I had the opportunity to visit a Senate gallery meeting while on this immersion.  During the opening prayer of the meeting, the chaplain, Barry Black, said something along the lines of “Where we are divided, may we be one.”  We are people who love the ability to categorize each other.  However, when we categorize, we begin  to “other” people in a way that places them in opposition to one another: male vs. female, gay vs. straight, Democrat vs. Republican, liberal vs. conservative.  Black comes from a traditional background, so I had my own prejudices related to the ways that I categorized him before his prayer began.  However, I was reminded of my own tradition.  John Wesley, in his famous sermon, “Catholic Spirit,” said, “ Though we cannot think alike, may we not love alike?  May we not be of one heart, though we are not of one opinion?  Without all doubt, we may.”

With alumni and friends at the Dubliner

Part of this immersion course has been an opportunity to dialogue with a variety of types of people doing social change work in a variety of fields.  On Friday, we met Lisbeth Meléndez Rivera, an employee of the Human Rights Campaign doing work in the intersection of LGBT justice and faith.  Given that this is the field that I am most passionate about, it was one of the conversations that I most anticipated.  I had my expectations regarding the types of things she might say.  However, I was way off.  She stressed the importance of finding similarities when discussing differing opinions.  She claimed that so many times we start conversations in the places we differ, but it’s the commonalities that allow us to find the humanity in each other.  Once one is able to find the human connection, it is much more difficult to do and say things that will intentionally cause harm.  It is vital to remember that differing opinions are okay as long as no harm is done.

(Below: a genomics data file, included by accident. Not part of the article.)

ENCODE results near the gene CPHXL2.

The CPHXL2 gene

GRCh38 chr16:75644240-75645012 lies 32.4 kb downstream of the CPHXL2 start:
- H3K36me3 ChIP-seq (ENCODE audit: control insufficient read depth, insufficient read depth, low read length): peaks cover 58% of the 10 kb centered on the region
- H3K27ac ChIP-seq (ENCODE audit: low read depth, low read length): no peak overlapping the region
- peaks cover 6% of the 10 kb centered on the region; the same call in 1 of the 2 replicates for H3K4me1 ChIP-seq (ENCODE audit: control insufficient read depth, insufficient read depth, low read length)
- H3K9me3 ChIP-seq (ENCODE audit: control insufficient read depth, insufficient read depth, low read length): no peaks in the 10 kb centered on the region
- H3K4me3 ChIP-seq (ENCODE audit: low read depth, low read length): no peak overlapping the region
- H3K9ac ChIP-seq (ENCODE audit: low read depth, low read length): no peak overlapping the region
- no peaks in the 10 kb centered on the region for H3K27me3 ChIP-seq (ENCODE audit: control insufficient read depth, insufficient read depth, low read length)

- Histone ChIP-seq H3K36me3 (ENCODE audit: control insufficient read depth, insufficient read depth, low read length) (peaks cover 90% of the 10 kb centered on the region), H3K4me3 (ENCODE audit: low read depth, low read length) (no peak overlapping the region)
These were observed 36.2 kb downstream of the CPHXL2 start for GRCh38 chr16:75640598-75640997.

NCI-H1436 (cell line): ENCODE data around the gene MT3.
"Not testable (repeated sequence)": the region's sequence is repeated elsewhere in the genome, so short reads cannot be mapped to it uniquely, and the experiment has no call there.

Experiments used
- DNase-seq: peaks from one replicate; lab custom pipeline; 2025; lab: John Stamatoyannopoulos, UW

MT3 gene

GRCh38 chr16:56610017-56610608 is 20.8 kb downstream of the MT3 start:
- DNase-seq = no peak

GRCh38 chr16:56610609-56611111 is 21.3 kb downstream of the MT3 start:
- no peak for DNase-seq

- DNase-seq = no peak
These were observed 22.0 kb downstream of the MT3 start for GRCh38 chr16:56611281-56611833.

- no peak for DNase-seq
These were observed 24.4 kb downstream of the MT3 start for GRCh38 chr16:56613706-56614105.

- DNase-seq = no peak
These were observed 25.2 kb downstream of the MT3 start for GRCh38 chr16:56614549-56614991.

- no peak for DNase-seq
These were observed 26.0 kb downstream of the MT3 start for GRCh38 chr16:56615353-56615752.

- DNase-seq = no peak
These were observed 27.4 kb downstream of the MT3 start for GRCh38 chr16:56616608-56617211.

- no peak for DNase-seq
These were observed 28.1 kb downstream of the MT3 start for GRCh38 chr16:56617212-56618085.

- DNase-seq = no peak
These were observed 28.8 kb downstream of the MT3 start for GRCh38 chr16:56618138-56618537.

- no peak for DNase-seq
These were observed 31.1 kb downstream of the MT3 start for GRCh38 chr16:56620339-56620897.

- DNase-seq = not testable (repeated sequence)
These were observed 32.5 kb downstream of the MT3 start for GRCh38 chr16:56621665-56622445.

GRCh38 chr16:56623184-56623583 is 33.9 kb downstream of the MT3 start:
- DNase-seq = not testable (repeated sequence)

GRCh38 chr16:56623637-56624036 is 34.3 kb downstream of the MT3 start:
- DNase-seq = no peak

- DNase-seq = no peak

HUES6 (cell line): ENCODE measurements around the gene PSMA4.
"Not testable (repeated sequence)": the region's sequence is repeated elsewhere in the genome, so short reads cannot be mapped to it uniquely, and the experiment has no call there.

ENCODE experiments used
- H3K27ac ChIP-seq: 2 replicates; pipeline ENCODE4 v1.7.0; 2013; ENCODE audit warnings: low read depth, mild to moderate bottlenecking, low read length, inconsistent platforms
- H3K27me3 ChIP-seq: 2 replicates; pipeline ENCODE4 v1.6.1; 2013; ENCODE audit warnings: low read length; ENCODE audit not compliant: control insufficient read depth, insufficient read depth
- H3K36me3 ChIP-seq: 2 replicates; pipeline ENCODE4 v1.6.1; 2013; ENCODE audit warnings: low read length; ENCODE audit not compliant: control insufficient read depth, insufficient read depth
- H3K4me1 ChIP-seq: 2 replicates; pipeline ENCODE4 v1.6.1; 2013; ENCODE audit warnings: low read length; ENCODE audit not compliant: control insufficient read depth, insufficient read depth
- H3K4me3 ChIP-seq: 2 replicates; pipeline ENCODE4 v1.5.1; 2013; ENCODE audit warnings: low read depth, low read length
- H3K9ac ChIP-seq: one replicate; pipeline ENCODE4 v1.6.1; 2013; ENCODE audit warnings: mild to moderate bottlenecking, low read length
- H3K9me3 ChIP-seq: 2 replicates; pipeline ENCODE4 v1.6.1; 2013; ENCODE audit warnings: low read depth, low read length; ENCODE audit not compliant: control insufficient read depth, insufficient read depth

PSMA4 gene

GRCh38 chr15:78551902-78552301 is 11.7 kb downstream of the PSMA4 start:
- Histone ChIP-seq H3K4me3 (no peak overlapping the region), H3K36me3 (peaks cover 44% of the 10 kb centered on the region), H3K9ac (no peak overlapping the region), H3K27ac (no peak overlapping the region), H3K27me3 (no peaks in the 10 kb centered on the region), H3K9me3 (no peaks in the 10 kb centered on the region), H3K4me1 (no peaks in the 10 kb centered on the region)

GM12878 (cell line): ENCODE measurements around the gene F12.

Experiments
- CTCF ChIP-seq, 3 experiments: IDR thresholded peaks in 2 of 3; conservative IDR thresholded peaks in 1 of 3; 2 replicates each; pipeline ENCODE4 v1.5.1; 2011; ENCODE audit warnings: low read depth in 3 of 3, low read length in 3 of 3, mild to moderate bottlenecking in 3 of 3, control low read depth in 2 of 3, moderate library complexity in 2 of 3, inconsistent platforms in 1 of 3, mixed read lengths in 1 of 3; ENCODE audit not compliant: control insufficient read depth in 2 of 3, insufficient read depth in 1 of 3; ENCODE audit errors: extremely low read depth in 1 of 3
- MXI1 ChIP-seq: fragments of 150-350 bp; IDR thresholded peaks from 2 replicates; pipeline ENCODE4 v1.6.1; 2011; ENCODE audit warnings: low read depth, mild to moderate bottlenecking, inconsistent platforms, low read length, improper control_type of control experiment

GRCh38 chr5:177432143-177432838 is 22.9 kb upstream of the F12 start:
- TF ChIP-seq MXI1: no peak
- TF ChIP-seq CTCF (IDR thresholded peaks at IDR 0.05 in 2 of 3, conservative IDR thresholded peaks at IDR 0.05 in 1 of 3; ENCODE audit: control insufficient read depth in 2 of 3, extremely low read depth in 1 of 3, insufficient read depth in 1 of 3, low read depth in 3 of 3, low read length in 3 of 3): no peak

The Bible verse Wesley chose for his sermon was 2 Kings 10:15, “‘Is your heart true to my heart as mine is to yours?’  And Jehonadab answered, ‘It is.’  Jehu said, ‘If it is, give me your hand.’  So he gave him his hand.”  As we move forward in our own social change work and continue to shine light into the dark spaces of the world, may we ever be mindful of our human connection and the ways that keeps us connected to the Divine.  May we always seek to find spaces where our commonalities cause us to join hands.